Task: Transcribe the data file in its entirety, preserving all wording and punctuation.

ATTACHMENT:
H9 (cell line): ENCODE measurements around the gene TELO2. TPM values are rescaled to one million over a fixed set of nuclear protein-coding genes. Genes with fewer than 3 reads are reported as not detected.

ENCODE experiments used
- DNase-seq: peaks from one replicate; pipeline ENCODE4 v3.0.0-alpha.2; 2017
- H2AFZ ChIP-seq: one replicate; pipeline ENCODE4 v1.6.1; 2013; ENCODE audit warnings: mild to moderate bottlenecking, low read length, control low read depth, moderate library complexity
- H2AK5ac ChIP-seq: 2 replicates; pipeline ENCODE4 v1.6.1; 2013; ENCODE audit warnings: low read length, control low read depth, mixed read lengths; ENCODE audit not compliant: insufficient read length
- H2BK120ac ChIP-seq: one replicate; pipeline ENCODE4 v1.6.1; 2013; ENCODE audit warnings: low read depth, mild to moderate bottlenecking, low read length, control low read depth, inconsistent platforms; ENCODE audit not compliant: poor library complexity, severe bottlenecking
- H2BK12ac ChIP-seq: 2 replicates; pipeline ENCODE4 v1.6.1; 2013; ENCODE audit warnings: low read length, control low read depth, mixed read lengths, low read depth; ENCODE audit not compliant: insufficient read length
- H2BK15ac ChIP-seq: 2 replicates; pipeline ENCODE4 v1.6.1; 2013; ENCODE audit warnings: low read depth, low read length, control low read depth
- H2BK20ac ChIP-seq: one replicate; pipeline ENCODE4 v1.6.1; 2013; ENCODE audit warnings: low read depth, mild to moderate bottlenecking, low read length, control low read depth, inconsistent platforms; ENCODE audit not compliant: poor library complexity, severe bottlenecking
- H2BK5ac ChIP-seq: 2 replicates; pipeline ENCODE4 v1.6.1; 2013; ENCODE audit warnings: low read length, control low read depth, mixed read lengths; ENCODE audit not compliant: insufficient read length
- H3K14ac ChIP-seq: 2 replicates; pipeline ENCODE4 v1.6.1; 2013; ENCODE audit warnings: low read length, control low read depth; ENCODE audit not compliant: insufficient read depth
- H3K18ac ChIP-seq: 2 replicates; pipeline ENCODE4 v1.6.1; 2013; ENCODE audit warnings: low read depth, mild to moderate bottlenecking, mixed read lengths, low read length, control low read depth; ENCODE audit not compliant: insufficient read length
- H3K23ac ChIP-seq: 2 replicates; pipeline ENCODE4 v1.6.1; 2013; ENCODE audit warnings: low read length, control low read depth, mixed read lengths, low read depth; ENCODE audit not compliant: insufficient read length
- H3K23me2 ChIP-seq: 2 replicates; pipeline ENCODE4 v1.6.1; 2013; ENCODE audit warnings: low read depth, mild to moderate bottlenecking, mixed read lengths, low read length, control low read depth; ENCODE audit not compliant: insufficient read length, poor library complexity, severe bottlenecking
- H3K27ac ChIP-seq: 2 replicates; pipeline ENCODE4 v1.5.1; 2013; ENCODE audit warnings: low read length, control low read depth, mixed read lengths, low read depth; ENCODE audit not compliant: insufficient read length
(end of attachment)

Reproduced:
H9 (cell line): ENCODE measurements around the gene TELO2. TPM values are rescaled to one million over a fixed set of nuclear protein-coding genes. Genes with fewer than 3 reads are reported as not detected.

ENCODE experiments used
- DNase-seq: peaks from one replicate; pipeline ENCODE4 v3.0.0-alpha.2; 2017
- H2AFZ ChIP-seq: one replicate; pipeline ENCODE4 v1.6.1; 2013; ENCODE audit warnings: mild to moderate bottlenecking, low read length, control low read depth, moderate library complexity
- H2AK5ac ChIP-seq: 2 replicates; pipeline ENCODE4 v1.6.1; 2013; ENCODE audit warnings: low read length, control low read depth, mixed read lengths; ENCODE audit not compliant: insufficient read length
- H2BK120ac ChIP-seq: one replicate; pipeline ENCODE4 v1.6.1; 2013; ENCODE audit warnings: low read depth, mild to moderate bottlenecking, low read length, control low read depth, inconsistent platforms; ENCODE audit not compliant: poor library complexity, severe bottlenecking
- H2BK12ac ChIP-seq: 2 replicates; pipeline ENCODE4 v1.6.1; 2013; ENCODE audit warnings: low read length, control low read depth, mixed read lengths, low read depth; ENCODE audit not compliant: insufficient read length
- H2BK15ac ChIP-seq: 2 replicates; pipeline ENCODE4 v1.6.1; 2013; ENCODE audit warnings: low read depth, low read length, control low read depth
- H2BK20ac ChIP-seq: one replicate; pipeline ENCODE4 v1.6.1; 2013; ENCODE audit warnings: low read depth, mild to moderate bottlenecking, low read length, control low read depth, inconsistent platforms; ENCODE audit not compliant: poor library complexity, severe bottlenecking
- H2BK5ac ChIP-seq: 2 replicates; pipeline ENCODE4 v1.6.1; 2013; ENCODE audit warnings: low read length, control low read depth, mixed read lengths; ENCODE audit not compliant: insufficient read length
- H3K14ac ChIP-seq: 2 replicates; pipeline ENCODE4 v1.6.1; 2013; ENCODE audit warnings: low read length, control low read depth; ENCODE audit not compliant: insufficient read depth
- H3K18ac ChIP-seq: 2 replicates; pipeline ENCODE4 v1.6.1; 2013; ENCODE audit warnings: low read depth, mild to moderate bottlenecking, mixed read lengths, low read length, control low read depth; ENCODE audit not compliant: insufficient read length
- H3K23ac ChIP-seq: 2 replicates; pipeline ENCODE4 v1.6.1; 2013; ENCODE audit warnings: low read length, control low read depth, mixed read lengths, low read depth; ENCODE audit not compliant: insufficient read length
- H3K23me2 ChIP-seq: 2 replicates; pipeline ENCODE4 v1.6.1; 2013; ENCODE audit warnings: low read depth, mild to moderate bottlenecking, mixed read lengths, low read length, control low read depth; ENCODE audit not compliant: insufficient read length, poor library complexity, severe bottlenecking
- H3K27ac ChIP-seq: 2 replicates; pipeline ENCODE4 v1.5.1; 2013; ENCODE audit warnings: low read length, control low read depth, mixed read lengths, low read depth; ENCODE audit not compliant: insufficient read length